A denture is a removable dental appliance and a replacement for missing teeth and surrounding tissue. They are made to closely resemble your natural teeth and may even enhance your smile.
There are two types of dentures - complete and partial dentures. Complete dentures are used when all of the teeth are missing, while partial dentures are used when some natural teeth remain. A Partial denture not only fills in the spaces created by missing teeth, it prevents other teeth from shifting.
A complete denture can be either “conventional” or “immediate.”
-teeth are extracted and the gum heals 4-6 months (healing time needed for the gum to shrink to its final size after the extractions)
-the dentures are made usually over 4-6 appointments
-advantage: size, shape, and color can be previewed because there are no real teeth remaining in the mouth. The fit is better because the gum has healed from the extractions before ever starting the fabrication process
-disadvantage: you have no teeth for 6-8 months
-most back teeth are extracted but the front ones left for cosmetic reasons while the back gum heals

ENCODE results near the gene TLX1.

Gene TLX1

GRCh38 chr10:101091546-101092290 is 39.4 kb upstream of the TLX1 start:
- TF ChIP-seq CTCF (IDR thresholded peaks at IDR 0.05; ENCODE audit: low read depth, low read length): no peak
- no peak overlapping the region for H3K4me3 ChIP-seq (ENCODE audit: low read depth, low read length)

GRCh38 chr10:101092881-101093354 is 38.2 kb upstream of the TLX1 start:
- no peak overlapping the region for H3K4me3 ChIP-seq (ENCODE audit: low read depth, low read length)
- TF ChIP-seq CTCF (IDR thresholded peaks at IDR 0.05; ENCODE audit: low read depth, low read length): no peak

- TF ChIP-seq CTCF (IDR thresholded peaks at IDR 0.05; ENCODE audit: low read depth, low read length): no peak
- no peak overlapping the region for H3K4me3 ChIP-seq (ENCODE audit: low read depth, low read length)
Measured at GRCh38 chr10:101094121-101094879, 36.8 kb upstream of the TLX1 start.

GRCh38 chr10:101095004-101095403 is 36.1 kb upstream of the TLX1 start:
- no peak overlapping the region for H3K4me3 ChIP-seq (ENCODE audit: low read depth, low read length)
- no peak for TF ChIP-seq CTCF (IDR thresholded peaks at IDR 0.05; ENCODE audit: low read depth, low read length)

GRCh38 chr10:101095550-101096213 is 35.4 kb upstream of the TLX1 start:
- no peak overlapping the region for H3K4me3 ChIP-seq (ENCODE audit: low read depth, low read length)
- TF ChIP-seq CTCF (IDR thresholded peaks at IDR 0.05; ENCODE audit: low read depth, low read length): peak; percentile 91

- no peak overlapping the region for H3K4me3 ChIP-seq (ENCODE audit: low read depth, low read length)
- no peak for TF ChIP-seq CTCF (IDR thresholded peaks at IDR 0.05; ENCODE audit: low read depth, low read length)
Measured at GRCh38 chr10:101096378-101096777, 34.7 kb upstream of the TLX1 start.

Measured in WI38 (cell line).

-the denture is made while you still have some "smiling" front teeth. When the denture is ready, you come in for extraction of the front teeth and insertion of the denture at the same time
-advantage: you don't have to walk around without any teeth (you keep just the front while the denture is made)
-disadvantage: the denture does not fit as well because as the gum shrinks, the denture gets loose. Also, it is not possible to preview what the denture will look like while you still have your real front teeth so it may not look ideal. Often a conventional denture is needed after 6 months and the gum has healed.
Dentures are very durable appliances and will last many years but may have to be remade, repaired, or readjusted due to normal wear.
Reasons for dentures:
Complete Denture - Loss of all teeth in an arch.
Partial Denture - Loss of several teeth in an arch.
Enhancing smile and facial tissues.
Improving chewing, speech, and digestion.
What does getting dentures involve?
The process of getting dentures requires several appointments, usually over a period of several weeks. Highly accurate impressions (molds) and measurements are taken and used to create your custom denture. Several “try-in” appointments may be necessary to ensure proper shape, color, and fit. At the final appointment, your dentist will precisely adjust and place the completed denture, ensuring a natural and comfortable fit.
It is normal to experience increased saliva flow, some soreness, and possible speech and chewing difficulty, however this will subside as your muscles and tissues get used to the new dentures.
You will be given care instructions for your new dentures. Proper cleaning of your new dental appliance, good oral hygiene, and regular dental visits will aid in the life of your new dentures.